• IRAs would not be able to hold 1) private investments that can only be offered to “accredited investors”, 2) securities in which the owner has a >= 50% interest (10% if not tradable on an established securities market), and 3) the securities of an entity in which the IRA owner is an officer.
  • Lifetime gift / estate tax exclusion is reset to its 2010 level of $5M per individual (adjusted for inflation) instead of that happening after 2025 as scheduled by TCJA.
  • Changes to bring most Grantor Trusts back into the estate of the grantor and to eliminate the valuation discount frequently used when gifting portions of family limited partnerships (FLPs) to the next generation.
  • More money for the IRS to boost its audit programs.  Everyone hates and audit, but this is sorely needed.  The IRS lacks the resources to keep up with tax cheats.

Notably Not Currently Included:

  • Increase in the State And Local Tax (SALT) maximum deduction.  This is the cap put in place as part of the TCJA that limits both single and joint filers to a maximum Federal deduction of $10k for taxes paid to states and localities.  Several high-tax state representatives in the House have said they will not vote for any tax and spend package that doesn’t relax the current SALT limit, and House leadership has implied that a change to the SALT deduction is still on the table and may be added to the bill at a later date.
  • Loss of Basis “Step-Up” at death.  This feature of the current tax code allows those who inherit property (real estate, securities, farms, businesses, etc.) to have the cost basis of the property reset to its value on the date of death of the owner.  This allows substantial gains to go untaxed if the property is held until death.  The President’s tax plan would curb basis step up, but such curbs were not included in the recent draft from the House.  The head of the Senate Finance Committee has indicated that this may wind up in the Senate bill, so it’s not dead yet either.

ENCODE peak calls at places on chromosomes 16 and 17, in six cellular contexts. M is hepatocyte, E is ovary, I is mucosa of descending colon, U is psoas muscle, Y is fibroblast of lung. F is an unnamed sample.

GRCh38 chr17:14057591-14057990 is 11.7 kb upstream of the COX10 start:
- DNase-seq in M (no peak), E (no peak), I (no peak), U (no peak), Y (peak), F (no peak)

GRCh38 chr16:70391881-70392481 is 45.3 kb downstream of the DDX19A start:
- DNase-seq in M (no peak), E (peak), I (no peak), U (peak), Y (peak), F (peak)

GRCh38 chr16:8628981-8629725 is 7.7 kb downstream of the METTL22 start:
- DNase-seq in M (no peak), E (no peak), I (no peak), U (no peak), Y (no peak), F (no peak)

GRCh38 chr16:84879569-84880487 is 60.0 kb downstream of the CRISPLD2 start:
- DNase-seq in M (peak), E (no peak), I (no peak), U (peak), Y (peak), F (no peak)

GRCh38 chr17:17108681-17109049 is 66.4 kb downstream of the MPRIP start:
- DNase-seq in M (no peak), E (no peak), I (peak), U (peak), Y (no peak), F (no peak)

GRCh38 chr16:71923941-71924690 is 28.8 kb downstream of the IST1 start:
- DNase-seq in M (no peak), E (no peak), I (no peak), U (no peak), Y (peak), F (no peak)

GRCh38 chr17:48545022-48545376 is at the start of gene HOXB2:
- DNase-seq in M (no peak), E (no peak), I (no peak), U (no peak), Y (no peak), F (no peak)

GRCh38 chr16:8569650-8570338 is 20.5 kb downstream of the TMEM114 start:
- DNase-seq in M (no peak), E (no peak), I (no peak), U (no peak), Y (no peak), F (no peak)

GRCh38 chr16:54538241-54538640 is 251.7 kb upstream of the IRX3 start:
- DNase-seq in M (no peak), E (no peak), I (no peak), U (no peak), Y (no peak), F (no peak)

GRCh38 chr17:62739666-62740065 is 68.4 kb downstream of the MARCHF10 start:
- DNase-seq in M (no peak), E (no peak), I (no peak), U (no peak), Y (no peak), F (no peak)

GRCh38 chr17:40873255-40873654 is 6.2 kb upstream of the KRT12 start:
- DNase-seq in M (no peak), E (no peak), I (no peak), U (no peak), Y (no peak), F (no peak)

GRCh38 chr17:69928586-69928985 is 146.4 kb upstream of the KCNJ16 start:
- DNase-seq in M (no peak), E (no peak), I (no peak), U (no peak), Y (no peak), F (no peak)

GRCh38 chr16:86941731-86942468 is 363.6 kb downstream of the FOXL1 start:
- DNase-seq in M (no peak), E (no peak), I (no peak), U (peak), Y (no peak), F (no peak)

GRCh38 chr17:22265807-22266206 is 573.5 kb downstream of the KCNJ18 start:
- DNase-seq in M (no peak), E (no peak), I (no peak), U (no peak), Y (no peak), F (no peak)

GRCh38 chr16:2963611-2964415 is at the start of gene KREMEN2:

• Elimination of tax-free loans from securities portfolios.  The current tax code allows owners of brokerage accounts to use the account as collateral to take out loans.  The proceeds from the loans can then be used to support expenses, rather than selling assets and potentially paying capital gains tax on those sales.  This practice helps to avoid selling assets such that basis can be stepped up at death (see bullet above) and capital gains tax is never collected.

IRS Squashes Most State SALT CAP Workarounds

When the Tax Cuts and Jobs Act (“TCJA”) was passed in late 2017, the standard deduction was increased and certain itemized deductions were eliminated or capped as an offset. One of the most noteworthy is the State And Local Tax (“SALT”) deduction, which allows taxpayers to deduct for Federal tax, what they pay in state/city income tax and property taxes on their residences. For many mid-upper income taxpayers in high-tax states, these deductions were already limited by the Alternative Minimum Tax (“AMT”) under prior law. Under the TCJA, SALT deductions are now limited to $10k per year for both single and married taxpayers. To give a real world example, if you make $150k and live in a state with a 6% effective tax rate, you’re $9k of state income taxes are still deductible, but only $1k of property taxes would be deductible on top of that.

Some states have taken action to try to circumvent the SALT limits by enacting laws that allow the creation of charitable funds to which taxpayers can donate money and receive a state income or property tax credit offsetting the amount “donated”. CT, NY, and NJ have passed laws that do this, while CA, IL, and RI had pending legislation as of June. Others are definitely looking into it. In late May, the IRS released a statement that they would be proposing regulations that would emphasize “substance over form” in these types of arrangements, essentially reminding everyone that a charitable contribution for which you get a tax credit is just really a tax paid and not a charitable contribution. Yesterday, the IRS released new regulations as promised. They also released a summary statement (below), which captures the essence of the regulations. That is, if you make a contribution to one of these charitable funds and receive a tax credit in return, the amount of the credit has to be subtracted from the contribution to determine your deductible amount. In other words, the work around created by these states won’t help.